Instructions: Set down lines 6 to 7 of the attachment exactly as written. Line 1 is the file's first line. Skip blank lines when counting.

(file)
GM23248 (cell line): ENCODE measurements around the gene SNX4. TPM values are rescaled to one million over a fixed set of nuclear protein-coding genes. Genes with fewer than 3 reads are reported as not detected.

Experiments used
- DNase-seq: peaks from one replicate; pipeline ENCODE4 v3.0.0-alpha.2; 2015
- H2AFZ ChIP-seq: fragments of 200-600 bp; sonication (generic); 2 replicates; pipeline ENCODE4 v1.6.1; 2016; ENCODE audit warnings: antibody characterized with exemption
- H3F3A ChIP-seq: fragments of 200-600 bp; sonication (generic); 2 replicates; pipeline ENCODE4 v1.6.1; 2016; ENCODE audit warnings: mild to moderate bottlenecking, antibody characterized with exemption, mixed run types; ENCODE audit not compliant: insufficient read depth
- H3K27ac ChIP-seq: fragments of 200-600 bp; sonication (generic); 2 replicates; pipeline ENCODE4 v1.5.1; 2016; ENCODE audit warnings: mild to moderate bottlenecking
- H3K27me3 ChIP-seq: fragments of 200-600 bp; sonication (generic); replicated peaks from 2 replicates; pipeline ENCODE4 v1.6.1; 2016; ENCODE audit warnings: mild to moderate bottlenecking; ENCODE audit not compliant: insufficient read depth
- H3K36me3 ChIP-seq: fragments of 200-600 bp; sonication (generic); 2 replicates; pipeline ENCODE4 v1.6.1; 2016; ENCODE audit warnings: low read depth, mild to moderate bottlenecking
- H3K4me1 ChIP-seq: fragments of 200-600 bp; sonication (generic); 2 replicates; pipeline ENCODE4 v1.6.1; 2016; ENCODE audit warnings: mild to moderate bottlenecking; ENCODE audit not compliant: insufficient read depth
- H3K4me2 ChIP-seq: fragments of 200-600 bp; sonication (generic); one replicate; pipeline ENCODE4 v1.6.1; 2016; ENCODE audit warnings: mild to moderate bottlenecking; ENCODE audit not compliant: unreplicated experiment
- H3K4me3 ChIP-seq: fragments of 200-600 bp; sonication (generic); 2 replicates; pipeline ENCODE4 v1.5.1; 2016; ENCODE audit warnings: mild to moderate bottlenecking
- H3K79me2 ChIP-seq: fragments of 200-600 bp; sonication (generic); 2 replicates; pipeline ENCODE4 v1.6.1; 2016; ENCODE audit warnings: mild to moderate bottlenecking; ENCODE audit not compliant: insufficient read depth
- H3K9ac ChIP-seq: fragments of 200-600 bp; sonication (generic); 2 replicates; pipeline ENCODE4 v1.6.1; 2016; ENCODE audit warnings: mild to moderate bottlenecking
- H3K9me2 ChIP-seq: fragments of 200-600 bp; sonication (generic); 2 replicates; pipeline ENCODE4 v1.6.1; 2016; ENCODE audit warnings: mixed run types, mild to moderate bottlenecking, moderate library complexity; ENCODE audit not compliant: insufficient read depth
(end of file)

- H3K27ac ChIP-seq: fragments of 200-600 bp; sonication (generic); 2 replicates; pipeline ENCODE4 v1.5.1; 2016; ENCODE audit warnings: mild to moderate bottlenecking
- H3K27me3 ChIP-seq: fragments of 200-600 bp; sonication (generic); replicated peaks from 2 replicates; pipeline ENCODE4 v1.6.1; 2016; ENCODE audit warnings: mild to moderate bottlenecking; ENCODE audit not compliant: insufficient read depth